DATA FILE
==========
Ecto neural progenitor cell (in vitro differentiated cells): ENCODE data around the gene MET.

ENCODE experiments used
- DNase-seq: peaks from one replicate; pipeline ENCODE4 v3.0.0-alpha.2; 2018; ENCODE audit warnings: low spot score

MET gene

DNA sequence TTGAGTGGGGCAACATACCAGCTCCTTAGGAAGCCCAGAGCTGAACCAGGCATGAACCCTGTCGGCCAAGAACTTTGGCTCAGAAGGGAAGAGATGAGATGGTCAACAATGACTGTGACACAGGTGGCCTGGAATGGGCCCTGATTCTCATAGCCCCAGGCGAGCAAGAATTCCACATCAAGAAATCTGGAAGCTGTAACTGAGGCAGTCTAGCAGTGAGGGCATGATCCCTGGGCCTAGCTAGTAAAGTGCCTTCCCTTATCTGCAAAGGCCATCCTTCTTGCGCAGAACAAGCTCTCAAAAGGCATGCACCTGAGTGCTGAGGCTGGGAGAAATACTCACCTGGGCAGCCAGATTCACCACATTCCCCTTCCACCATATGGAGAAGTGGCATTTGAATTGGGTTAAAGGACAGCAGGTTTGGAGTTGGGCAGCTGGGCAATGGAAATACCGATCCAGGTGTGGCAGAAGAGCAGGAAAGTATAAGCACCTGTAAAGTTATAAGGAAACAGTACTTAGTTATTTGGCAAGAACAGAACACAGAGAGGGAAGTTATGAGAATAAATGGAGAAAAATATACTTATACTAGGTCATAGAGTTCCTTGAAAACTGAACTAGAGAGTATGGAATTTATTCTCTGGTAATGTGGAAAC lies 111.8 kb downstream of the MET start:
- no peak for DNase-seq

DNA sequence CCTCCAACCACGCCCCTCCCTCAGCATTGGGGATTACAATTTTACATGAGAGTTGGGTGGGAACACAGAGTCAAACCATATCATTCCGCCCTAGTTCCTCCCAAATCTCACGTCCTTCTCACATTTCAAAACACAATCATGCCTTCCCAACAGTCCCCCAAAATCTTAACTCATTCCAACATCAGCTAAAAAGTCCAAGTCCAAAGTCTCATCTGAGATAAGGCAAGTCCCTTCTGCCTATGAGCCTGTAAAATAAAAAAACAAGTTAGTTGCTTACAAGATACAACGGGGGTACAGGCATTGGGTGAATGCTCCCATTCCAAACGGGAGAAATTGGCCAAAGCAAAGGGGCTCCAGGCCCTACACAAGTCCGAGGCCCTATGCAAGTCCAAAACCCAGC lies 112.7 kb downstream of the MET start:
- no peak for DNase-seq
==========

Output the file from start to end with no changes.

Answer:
Ecto neural progenitor cell (in vitro differentiated cells): ENCODE data around the gene MET.

ENCODE experiments used
- DNase-seq: peaks from one replicate; pipeline ENCODE4 v3.0.0-alpha.2; 2018; ENCODE audit warnings: low spot score

MET gene

DNA sequence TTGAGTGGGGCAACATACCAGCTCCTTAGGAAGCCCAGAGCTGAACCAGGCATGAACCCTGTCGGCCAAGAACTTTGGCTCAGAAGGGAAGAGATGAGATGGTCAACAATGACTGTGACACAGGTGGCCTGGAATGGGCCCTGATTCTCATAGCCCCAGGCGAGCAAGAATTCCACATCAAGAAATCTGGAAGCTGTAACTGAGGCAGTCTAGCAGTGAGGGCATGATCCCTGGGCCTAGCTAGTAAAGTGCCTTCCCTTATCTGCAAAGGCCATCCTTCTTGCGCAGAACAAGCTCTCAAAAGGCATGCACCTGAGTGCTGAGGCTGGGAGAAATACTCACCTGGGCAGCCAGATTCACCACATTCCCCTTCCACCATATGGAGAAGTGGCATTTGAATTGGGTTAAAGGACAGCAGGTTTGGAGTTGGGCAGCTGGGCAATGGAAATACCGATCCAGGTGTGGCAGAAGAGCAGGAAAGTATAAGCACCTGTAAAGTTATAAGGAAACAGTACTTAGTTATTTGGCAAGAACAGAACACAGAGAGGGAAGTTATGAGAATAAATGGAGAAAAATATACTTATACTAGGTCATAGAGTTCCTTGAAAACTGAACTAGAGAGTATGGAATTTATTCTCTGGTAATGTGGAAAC lies 111.8 kb downstream of the MET start:
- no peak for DNase-seq

DNA sequence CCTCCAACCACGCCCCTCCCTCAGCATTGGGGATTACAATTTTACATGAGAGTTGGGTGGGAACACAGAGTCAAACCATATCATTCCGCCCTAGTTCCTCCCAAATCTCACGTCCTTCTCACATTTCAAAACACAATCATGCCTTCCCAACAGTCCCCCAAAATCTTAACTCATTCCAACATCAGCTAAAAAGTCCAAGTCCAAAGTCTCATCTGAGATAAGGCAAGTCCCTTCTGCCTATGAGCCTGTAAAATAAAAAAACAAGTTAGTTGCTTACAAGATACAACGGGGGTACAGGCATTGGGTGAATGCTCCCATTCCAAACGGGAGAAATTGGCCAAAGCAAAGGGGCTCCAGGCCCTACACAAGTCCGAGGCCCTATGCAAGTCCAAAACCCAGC lies 112.7 kb downstream of the MET start:
- no peak for DNase-seq